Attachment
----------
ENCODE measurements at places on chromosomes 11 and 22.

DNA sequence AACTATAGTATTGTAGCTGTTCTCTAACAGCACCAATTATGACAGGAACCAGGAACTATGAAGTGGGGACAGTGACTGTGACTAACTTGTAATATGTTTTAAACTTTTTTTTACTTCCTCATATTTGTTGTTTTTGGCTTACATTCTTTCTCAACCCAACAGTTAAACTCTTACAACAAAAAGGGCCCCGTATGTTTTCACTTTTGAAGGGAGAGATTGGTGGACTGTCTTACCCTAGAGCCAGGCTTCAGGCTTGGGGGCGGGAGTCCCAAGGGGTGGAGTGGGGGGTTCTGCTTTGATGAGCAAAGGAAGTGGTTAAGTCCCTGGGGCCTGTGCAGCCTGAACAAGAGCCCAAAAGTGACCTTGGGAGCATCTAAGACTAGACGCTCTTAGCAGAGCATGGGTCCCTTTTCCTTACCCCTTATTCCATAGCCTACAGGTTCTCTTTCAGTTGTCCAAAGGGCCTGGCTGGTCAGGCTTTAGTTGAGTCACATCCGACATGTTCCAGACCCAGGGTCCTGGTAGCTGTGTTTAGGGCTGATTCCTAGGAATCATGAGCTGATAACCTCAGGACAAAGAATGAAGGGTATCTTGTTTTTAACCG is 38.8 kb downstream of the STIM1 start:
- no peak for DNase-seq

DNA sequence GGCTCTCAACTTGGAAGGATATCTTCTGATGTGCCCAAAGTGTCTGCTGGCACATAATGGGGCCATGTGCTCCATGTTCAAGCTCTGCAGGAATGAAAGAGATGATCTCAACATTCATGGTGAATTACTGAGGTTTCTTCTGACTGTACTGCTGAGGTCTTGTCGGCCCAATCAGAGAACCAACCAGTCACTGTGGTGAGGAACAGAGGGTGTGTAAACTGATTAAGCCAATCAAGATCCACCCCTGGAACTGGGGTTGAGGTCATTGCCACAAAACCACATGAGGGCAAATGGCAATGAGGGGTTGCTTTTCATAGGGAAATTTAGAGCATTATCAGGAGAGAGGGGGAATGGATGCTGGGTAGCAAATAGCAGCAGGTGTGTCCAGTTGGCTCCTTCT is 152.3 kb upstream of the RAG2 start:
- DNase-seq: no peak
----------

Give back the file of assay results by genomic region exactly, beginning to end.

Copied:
ENCODE measurements at places on chromosomes 11 and 22.

DNA sequence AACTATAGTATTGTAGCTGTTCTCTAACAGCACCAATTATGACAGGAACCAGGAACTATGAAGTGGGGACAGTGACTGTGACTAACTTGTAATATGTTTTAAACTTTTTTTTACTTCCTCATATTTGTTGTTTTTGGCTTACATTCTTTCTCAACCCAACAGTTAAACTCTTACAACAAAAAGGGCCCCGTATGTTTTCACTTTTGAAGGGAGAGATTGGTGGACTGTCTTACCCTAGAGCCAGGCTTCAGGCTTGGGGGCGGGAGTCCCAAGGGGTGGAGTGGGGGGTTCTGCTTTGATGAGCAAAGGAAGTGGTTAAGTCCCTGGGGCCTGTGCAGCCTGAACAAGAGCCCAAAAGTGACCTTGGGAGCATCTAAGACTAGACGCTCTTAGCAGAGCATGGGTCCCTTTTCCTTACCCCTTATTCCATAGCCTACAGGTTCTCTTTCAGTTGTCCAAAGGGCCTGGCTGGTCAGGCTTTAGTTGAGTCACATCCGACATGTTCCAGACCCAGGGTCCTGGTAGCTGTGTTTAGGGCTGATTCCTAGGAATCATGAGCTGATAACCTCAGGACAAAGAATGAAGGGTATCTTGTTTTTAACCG is 38.8 kb downstream of the STIM1 start:
- no peak for DNase-seq

DNA sequence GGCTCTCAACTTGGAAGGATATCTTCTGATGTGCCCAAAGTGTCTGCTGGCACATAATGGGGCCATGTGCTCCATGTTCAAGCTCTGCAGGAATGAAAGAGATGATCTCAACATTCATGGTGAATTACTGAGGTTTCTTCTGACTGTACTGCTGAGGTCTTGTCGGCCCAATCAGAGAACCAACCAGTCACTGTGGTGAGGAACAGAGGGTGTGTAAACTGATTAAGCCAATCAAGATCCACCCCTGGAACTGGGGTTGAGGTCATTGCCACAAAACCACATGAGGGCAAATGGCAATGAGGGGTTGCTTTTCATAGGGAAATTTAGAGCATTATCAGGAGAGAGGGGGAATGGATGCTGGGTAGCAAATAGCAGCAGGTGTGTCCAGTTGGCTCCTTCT is 152.3 kb upstream of the RAG2 start:
- DNase-seq: no peak